UN Stood By Watching As Aid Workers Raped And Murdered

REUTERS/Pierre Albouy

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Saagar Enjeti White House Correspondent
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United Nations peacekeepers did not intervene in July to stop South Sudanese soldiers from raping and murdering Western aid workers, a new UN report finds.

“During the attack, civilians were subjected to and witnessed gross human rights violations, including murder, intimidation, sexual violence and acts amounting to torture perpetrated by armed government soldiers,” the report states. The aid workers and staff called for help from UN peacekeepers stationed less than a mile a way, but received no assistance.

The UN report blames “a lack of leadership on the part of key senior Mission personnel” which “culminated in a chaotic and ineffective response to the violence.”

Troublingly, the report finds South Sudanese government forces were directly responsible for the violence, a claim the government itself does not even deny. The troops apparently “fired indiscriminately” at different buildings, including UN facilities. The violence stems from a continued power struggle between South Sudanese President Salva Kiir and opposition leader Riek Machar, which has plunged the world’s youngest nation back into civil war.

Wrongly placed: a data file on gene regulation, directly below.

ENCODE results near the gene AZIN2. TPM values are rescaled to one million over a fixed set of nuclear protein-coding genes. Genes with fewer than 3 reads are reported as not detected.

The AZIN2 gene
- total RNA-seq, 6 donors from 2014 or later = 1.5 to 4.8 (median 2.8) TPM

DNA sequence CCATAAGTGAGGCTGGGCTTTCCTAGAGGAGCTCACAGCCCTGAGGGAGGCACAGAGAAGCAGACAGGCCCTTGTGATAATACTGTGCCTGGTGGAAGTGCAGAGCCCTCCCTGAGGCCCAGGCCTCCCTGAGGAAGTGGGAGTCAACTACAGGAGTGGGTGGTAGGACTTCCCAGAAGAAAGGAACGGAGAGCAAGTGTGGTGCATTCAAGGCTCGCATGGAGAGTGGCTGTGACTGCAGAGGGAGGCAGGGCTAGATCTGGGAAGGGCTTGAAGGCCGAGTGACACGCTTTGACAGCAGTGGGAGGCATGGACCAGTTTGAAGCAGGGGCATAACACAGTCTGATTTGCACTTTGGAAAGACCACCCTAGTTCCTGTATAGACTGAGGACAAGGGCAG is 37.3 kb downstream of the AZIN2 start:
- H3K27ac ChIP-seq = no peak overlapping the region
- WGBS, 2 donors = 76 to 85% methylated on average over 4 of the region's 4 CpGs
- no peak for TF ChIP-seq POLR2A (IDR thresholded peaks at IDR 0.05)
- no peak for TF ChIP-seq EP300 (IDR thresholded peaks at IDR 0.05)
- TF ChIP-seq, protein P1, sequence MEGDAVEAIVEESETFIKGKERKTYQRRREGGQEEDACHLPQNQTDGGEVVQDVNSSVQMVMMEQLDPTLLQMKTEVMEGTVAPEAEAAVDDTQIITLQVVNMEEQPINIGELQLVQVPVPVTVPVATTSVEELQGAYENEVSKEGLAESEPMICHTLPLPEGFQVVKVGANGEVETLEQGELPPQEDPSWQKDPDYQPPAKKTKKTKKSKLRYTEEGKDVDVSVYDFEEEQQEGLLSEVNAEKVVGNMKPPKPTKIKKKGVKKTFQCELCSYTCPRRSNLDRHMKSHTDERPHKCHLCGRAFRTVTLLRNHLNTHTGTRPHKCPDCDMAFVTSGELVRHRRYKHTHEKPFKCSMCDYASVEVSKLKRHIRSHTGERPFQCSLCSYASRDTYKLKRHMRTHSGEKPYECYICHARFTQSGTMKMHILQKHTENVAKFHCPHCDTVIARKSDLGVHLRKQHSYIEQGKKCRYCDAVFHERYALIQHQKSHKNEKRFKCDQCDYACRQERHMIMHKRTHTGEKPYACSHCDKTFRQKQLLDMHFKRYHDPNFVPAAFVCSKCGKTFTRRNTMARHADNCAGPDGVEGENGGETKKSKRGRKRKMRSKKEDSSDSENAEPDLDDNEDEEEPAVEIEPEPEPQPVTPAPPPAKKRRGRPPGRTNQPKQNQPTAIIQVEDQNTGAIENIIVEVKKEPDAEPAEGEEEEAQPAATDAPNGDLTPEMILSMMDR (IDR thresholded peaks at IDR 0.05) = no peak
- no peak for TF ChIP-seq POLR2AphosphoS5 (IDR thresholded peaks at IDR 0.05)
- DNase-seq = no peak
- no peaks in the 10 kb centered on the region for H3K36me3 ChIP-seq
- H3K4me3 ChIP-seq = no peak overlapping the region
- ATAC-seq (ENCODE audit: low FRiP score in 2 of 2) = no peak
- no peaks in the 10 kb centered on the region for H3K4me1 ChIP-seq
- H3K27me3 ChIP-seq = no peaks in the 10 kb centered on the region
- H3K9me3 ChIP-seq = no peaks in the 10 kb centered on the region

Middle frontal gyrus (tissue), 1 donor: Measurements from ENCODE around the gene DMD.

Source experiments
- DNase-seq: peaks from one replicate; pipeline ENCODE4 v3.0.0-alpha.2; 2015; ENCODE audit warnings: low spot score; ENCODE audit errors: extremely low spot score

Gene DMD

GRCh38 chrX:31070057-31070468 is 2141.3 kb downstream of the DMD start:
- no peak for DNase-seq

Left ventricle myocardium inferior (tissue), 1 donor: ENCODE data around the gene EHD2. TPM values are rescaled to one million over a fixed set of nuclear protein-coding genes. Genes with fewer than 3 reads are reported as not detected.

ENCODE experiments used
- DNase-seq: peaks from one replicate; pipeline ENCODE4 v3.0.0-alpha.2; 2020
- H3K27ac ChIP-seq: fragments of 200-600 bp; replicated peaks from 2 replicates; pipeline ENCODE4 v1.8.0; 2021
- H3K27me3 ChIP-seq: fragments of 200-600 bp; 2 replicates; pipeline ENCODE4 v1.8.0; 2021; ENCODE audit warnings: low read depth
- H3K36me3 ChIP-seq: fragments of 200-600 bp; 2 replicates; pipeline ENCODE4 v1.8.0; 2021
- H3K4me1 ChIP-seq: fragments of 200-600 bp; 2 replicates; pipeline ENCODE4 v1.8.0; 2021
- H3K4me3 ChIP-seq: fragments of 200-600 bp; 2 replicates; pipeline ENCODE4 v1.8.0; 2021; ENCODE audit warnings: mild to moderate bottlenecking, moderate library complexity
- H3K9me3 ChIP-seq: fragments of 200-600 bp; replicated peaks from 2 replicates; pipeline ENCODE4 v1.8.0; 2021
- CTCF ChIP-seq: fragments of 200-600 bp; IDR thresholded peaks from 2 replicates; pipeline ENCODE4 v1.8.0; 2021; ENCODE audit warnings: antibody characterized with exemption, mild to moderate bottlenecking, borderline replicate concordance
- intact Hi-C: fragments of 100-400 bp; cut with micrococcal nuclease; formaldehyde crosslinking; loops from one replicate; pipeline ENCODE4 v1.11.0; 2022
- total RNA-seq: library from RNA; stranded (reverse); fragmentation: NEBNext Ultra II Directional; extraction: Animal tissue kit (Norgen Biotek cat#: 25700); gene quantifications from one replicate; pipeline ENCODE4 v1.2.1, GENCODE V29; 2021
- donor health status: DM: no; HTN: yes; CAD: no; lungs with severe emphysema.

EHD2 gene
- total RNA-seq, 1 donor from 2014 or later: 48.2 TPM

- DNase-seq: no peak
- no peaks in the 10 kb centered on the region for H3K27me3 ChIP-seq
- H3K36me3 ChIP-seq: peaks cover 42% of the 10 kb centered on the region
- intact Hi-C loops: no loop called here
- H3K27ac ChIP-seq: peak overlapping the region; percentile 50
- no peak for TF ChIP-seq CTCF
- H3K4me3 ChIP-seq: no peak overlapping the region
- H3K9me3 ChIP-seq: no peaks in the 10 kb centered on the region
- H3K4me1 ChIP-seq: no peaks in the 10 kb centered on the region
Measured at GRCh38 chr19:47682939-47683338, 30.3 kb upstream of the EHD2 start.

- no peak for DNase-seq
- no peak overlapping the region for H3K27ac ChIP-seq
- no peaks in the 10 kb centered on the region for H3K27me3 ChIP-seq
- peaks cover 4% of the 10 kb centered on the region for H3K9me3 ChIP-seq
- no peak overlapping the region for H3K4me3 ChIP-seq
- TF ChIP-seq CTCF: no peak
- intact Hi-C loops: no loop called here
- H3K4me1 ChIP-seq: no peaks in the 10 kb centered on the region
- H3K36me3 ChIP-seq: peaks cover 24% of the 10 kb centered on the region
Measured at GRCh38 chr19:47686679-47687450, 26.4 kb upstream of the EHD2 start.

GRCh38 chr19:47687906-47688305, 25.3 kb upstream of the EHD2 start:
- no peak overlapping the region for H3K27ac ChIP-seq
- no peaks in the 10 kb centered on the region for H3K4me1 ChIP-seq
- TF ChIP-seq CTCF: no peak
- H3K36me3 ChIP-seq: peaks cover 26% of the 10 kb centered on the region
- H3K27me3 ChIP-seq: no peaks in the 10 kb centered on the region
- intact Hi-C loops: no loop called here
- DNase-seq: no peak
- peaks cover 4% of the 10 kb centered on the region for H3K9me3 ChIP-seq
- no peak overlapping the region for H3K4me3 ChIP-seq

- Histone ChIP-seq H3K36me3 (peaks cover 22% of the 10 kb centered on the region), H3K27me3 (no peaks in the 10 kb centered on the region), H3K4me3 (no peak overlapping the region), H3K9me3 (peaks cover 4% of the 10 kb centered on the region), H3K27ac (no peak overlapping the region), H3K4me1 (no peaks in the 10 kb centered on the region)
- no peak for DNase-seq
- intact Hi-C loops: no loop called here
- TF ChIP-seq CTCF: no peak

The UN already has a contingent of nearly 12,000 peacekeepers, which have been unable to quell the violence. South Sudanese officials are wary of letting even more peacekeepers in, fearing increased Western influence and power.

South Sudanese violence even extends to U.S. diplomats stationed in the country. Soldiers in the country opened fire on a U.S. diplomatic convoy for no apparent reason in July, shooting nearly 50-100 rounds directly into the clearly marked vehicle. U.S. Marines were deployed from the embassy to protect the convoy and rescue the diplomats.

American officials speculated that the attack on the U.S. convoy, and deliberate targeting of Westerners for rape, was a concerted attempt to get all Western powers out of the country. The strategy may work, reports indicate several U.S. diplomats left the country in the wake of the incident. America also deployed dozens of additional U.S. Marines to the Embassy in South Sudan for force protection.

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